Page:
Saturday, April 19, 2014
By DAVID CRARY and SEAN FARRELL/The Associated Press
(Continued from page 2)
Lise Doyon, right, is comforted by her friend Jeannot Labrecque, as church bells chime 50 times Saturday in the Canadian town of Lac-Megantic for the victims of the train explosion July 6. Doyon lost her son Kevin Roy and her daughter-in-law in the accident.
The Associated Press/The Canadian Press
Gilles Fluet is a 65-year-old retiree who left the Musi-Cafe moments before the first explosion last weekend.
The Associated Press
Raymond Lafontaine was there, watching -- angry that Burkhardt hadn't visited the town sooner.
"If a team had come to see us and said, 'Yes, we're here for you and there was an accident, yes, there was human error, yes, this happened,' it seems like that would have hurt less," Lafontaine said. "I would have been able to get through that. But this is inconceivable. I can't accept it."
A lakeside town in a region of rivers and gently sloped mountains in the predominantly French-speaking province, Lac-Megantic has much in common with some communities in neighboring New Hampshire and Maine -- its economy encompasses a range of blue-collar industries, but it relies heavily on tourism in the summer.
The three-term mayor, Colette Roy-Laroche, maintained a confident, forward-looking tone throughout the week, urging tourists not to cancel summer reservations, assuring that the lake was safe to swim in, and expressing thanks for the support extended to her town from near and far. Britain's Queen Elizabeth II, French President Francois Hollande and Pope Francis were among the well-wishers.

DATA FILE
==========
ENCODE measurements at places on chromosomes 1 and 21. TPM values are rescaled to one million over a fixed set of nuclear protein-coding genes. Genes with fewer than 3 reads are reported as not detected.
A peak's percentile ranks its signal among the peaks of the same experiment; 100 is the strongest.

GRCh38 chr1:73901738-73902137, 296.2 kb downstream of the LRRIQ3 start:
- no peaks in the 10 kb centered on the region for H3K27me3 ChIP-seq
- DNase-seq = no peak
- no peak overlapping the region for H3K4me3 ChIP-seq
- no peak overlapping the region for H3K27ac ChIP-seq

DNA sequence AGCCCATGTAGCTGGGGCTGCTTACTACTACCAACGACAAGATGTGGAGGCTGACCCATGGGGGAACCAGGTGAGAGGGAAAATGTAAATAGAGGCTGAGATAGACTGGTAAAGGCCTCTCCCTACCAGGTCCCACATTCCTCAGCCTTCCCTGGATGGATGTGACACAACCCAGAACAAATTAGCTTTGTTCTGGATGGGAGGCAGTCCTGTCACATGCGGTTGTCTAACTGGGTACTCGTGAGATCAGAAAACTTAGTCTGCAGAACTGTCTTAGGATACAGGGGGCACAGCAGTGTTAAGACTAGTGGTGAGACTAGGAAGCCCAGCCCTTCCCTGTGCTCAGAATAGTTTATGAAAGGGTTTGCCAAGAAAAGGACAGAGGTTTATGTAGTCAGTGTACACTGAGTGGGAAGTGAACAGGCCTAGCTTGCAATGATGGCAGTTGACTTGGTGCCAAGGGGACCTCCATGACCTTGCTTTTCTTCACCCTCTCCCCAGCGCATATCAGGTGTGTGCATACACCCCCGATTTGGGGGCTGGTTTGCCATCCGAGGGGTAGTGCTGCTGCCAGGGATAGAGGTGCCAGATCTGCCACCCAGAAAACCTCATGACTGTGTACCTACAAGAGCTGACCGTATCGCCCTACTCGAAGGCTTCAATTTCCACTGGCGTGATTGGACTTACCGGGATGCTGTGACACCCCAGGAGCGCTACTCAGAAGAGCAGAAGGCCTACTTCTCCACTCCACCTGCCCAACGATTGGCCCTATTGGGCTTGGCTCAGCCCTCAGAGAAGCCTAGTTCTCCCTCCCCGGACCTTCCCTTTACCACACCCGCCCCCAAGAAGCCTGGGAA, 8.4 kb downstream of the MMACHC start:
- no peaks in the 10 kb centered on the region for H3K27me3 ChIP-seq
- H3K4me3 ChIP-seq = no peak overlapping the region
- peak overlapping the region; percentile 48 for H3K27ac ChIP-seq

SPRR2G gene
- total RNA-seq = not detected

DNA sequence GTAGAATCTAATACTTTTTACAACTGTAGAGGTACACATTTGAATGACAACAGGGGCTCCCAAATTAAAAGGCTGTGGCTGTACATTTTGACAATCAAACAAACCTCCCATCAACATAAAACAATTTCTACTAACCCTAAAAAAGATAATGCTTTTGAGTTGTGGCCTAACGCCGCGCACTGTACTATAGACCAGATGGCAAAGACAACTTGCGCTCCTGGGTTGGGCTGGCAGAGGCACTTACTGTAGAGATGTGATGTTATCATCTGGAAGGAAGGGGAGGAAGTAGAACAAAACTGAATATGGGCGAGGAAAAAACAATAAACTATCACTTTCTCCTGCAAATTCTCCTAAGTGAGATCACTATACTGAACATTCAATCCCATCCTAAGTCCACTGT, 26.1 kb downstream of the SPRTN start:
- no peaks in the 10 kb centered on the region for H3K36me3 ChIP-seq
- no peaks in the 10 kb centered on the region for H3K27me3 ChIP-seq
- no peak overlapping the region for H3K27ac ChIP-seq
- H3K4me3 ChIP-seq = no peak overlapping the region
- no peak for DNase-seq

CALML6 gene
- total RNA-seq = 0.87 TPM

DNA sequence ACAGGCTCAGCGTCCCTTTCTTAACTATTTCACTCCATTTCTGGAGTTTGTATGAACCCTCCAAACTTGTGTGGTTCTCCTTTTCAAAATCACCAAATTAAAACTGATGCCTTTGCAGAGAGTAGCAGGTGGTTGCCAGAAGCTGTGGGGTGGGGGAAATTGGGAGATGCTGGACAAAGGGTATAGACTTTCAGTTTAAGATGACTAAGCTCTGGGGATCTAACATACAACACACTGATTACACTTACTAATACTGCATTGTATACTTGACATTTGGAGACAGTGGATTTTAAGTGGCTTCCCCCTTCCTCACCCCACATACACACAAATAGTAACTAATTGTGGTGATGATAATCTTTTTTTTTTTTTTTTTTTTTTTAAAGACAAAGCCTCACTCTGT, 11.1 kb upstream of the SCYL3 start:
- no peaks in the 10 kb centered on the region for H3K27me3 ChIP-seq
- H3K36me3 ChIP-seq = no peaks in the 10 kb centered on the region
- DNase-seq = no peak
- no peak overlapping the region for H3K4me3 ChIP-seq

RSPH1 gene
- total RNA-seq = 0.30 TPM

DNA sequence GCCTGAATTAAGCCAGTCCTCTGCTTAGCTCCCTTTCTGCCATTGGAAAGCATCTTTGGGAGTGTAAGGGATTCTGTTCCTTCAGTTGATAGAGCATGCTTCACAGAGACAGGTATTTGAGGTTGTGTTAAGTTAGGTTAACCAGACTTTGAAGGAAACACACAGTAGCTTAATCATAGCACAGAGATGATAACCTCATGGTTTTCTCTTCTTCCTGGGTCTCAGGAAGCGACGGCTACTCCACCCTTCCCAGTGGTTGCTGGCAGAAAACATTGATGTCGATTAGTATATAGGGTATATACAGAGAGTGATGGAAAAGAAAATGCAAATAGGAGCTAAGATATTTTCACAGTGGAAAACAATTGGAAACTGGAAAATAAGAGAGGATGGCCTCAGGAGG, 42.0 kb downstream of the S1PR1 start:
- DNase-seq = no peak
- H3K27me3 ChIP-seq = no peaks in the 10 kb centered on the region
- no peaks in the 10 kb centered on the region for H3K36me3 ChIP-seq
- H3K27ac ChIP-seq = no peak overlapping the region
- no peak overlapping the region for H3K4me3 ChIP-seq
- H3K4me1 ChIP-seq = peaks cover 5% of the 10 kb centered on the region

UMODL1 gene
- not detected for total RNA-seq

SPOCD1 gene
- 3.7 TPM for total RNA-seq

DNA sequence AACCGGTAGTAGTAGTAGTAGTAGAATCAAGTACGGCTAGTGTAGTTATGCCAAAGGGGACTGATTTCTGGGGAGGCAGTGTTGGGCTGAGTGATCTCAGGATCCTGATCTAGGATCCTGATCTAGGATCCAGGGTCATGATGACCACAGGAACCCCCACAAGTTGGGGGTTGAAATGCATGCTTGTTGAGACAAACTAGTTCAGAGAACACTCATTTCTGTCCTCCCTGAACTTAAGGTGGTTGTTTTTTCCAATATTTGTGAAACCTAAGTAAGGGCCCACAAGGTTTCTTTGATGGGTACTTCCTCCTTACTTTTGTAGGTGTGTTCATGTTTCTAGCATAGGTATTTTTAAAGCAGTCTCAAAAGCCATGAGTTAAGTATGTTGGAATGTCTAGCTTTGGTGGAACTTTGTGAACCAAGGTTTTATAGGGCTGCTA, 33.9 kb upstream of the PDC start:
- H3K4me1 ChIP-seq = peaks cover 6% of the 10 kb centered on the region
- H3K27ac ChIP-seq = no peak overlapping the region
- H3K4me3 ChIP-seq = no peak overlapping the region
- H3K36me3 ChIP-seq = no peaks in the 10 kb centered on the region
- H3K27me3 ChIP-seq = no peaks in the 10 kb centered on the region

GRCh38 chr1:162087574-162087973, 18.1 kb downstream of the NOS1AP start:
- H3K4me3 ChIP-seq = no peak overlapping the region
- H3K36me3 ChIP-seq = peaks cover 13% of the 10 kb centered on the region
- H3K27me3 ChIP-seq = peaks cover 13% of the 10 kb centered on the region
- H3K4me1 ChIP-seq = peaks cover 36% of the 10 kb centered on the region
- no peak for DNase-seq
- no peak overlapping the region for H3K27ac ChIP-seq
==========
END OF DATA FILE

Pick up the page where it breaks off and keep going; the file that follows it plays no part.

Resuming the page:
"All the messages that we've received give us the strength and courage to remain standing," the mayor said.
In a signal of the town's resilience, city officials announced that the annual "Traversee Internationale" would be held on schedule in mid-August -- a five-day spectacle that includes entertainment, carnival rides and a 10-kilometer swimming competition.
"The phones are ringing," Roy-Laroche said. "Lots of people are proposing to come visit us."
Before then, though, will be further ordeals. A week after the crash, only a few of the bodies recovered from the rubble had been formally identified. Relatives of the victims were asked to supply combs, toothbrushes and other personal items that might help experts at a Montreal laboratory make DNA matches.
"The work is long and arduous," said Genevieve Guilbault of the local coroner's office.
Gilles Fluet, the retiree who left the Musi-Cafe just before the crash, was bracing for a series of funerals.
"They are my friends' children, they're former workmates, they're elderly people that I know. I knew them all," he said. "It's as if I lost brothers, sisters, uncles -- the bonds are a bit like that."